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How did the first mangroves get here?

P4 students from Takamaka primary school visited The Sanctuary in Roche Caiman, a nature reserve managed by Nature Seychelles, as part of their science lesson to learn more about wildlife. In a two hour tour of the nature reserve, the students got to do some bird watching as well as see fish and crabs and learn about other creatures in the water. One of the students looked around the mangrove forest at The Sanctuary and asked "How did the first mangrove get here?" Robin Hanson, Nature Seychelles' Eco-Health manager then went on to explain how mangrove seeds grow and their benefits as wildlife habitats as well as protection of the environment from extreme weather conditions. The students and their teachers also got to tour the Heritage (organic) Garden which is a demonstration garden for those who wish to have their own edible landscapes at home and grow their own food. The garden falls under Nature Seychelles' Green Health Program.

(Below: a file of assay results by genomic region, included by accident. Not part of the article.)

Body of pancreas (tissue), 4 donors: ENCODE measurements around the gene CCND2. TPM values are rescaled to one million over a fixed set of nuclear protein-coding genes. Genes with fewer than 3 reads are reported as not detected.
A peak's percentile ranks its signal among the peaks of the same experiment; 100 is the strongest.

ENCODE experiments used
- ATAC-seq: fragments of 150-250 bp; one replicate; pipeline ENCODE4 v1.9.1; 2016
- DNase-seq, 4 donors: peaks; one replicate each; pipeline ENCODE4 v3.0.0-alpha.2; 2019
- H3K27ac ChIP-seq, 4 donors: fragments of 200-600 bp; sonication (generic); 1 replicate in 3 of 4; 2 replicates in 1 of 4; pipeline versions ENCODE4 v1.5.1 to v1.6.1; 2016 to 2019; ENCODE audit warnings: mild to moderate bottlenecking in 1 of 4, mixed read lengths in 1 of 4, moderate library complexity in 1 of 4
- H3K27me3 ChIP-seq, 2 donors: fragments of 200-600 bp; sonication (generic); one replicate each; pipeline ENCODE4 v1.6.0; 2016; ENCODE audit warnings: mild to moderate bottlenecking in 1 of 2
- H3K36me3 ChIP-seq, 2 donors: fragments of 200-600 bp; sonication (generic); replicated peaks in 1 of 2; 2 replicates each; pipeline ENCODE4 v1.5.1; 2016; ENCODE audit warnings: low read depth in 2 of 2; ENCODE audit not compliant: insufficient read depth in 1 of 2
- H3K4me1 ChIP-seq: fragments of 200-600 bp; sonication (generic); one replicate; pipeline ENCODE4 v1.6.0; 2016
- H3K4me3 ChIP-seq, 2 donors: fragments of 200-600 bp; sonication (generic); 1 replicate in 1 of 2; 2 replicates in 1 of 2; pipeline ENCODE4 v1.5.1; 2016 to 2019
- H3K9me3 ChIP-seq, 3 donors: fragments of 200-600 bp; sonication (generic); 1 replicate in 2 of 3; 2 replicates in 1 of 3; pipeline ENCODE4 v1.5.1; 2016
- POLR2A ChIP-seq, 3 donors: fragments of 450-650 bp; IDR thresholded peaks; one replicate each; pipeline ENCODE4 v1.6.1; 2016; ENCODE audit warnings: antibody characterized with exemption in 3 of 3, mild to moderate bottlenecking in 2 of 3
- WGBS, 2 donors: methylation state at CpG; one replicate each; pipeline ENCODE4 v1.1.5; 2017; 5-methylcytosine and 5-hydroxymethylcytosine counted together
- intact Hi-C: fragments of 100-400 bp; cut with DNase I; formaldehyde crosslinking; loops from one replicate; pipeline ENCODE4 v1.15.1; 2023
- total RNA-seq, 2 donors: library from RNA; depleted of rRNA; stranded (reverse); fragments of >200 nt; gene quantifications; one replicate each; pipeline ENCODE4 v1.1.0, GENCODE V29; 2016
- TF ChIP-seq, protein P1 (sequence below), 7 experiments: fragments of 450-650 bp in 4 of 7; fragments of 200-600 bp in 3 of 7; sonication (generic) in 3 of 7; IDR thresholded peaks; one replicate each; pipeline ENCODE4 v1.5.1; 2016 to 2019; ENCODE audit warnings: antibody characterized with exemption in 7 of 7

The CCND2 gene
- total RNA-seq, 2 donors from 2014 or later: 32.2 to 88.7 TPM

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Seychelles Nature, Green HealthClimate Change, Biodiversity Conservation & Sustainability Organisation

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Roche Caiman, Mahe

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